This is an ode to Outlook 2007 and Dave Allen's "Getting Things Done". Without either, my life would be an unstructured, disorganized mess!
I use Outlook 2007 for absolutely everything, including:
- When to nag
- When to test
- What to test
- Action Items from meetings
- Books to Read
- Blogs to Post
- When to follow up with someone
- Status Reports
- Time Cards
- Mgmt Stuff
- Emails to reply to
- Reminder to update my goals
Pretty much everything in my work life goes into Outlook. I know you're probably wondering what about my actual outside-work life? Yeah, that's a different story. Put it this way, had to run down to the shop last night because I forgot to buy food. Boyfriend and dog was not impressed, especially boyfriend, since I only returned with aforementioned dog food. Oops!
For testing and management, I find that having a reliable and trustworthy task management system is essential so that I can prioritize, keep track of where projects are, and not "forget" something I was supposed to do. It protects my credibility and helps me professionally.
So, if I need to test a feature, what do I do? Well, first, I'll look up when the feature is scheduled to be available to test. I'll create a task to represent this. I'll also create a separate task to contact the developer to get background information. And, I'll also create a task related to creating automated test cases for our regression test suite. So, I'll have something akin to the following in Outlook Task Manager:
- Seek information on software feature by X date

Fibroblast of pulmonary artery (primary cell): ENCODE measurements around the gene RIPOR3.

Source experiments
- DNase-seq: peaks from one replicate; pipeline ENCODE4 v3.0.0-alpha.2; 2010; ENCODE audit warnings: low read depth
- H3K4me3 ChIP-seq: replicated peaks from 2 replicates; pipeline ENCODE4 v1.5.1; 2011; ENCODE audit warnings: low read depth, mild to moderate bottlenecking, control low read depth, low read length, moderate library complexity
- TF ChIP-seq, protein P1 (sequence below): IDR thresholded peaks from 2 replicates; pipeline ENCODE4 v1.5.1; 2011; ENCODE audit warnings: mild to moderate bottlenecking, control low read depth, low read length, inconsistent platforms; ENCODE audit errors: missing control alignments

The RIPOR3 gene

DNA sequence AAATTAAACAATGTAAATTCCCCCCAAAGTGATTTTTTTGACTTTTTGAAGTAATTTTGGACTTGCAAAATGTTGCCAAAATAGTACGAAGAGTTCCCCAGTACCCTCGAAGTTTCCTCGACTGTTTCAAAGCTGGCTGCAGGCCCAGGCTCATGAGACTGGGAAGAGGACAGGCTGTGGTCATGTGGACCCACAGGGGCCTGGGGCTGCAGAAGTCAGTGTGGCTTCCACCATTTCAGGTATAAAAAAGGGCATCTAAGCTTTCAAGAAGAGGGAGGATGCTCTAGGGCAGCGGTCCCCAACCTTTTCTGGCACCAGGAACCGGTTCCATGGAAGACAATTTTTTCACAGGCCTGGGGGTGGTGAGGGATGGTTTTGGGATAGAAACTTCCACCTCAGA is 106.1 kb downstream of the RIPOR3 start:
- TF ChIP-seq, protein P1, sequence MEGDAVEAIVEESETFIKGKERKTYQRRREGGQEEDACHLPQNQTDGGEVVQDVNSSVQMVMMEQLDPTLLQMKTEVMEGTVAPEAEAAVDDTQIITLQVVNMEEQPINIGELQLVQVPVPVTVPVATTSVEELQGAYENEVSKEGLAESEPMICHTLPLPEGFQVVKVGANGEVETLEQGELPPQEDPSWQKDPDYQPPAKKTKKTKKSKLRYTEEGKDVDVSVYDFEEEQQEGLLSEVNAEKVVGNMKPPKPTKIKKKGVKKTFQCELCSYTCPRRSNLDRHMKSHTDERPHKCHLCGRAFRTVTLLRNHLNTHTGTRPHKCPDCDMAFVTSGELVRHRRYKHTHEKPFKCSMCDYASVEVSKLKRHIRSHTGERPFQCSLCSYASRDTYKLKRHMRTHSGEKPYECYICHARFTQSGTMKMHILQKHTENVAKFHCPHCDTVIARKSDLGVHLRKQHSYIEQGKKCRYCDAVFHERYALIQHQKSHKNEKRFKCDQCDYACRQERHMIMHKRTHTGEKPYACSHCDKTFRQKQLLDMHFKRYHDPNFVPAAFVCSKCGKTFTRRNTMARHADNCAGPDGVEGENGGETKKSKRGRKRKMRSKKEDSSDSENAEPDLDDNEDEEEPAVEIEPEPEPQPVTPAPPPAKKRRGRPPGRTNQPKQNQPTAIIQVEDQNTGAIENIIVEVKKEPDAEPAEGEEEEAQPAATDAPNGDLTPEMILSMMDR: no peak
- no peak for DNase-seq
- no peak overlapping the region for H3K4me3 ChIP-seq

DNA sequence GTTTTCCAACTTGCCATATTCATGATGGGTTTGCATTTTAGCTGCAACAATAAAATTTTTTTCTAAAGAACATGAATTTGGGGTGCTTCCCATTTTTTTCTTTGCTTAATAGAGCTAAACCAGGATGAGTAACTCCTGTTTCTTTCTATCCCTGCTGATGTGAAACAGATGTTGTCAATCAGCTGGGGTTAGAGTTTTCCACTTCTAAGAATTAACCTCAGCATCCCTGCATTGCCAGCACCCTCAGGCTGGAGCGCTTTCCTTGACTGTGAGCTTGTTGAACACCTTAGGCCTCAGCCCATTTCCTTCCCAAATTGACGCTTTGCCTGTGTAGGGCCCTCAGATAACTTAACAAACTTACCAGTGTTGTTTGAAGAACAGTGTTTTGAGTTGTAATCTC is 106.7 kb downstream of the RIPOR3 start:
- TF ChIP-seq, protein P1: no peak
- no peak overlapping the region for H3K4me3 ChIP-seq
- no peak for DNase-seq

- Exploratory test software feature by X date
- Thoroughly test software feature by X date
- Feed results back to developer and stakeholders by X date
- Add test cases to automation test suite by X date
But, what happens if when I first start testing and I find a bug that is so severe that further tests are blocked? I find out when it'll be fixed and update the due dates. That way I can forget about testing this feature until I get pinged by the developer or my task pops up to remind me. I've found this extremely useful when the developer has not fixed the issue. The reminder reminds me to follow up.
I also use Outlook to block-book testing time. I don't believe in multi-tasking when I'm testing. If I'm planning to exploratory test, then I need to be focused on the task at hand. There are too many distractions in day to day life in the office, so I schedule an X-hour meeting in my calendar with the sole purpose is to test. I find this an extremely effective way to test and to uncover bugs.
It doesn't matter whether you use Outlook or some other tool, but use something. The brain cannot be trusted. I can testify to that as I'm driving home and it reminds me to add notes to a bug report. Not exactly the best time, why didn't my brain remind me 5 minutes before leaving the office? Because you can't trust it!
Key take home message: Don't trust your brain! Have a system!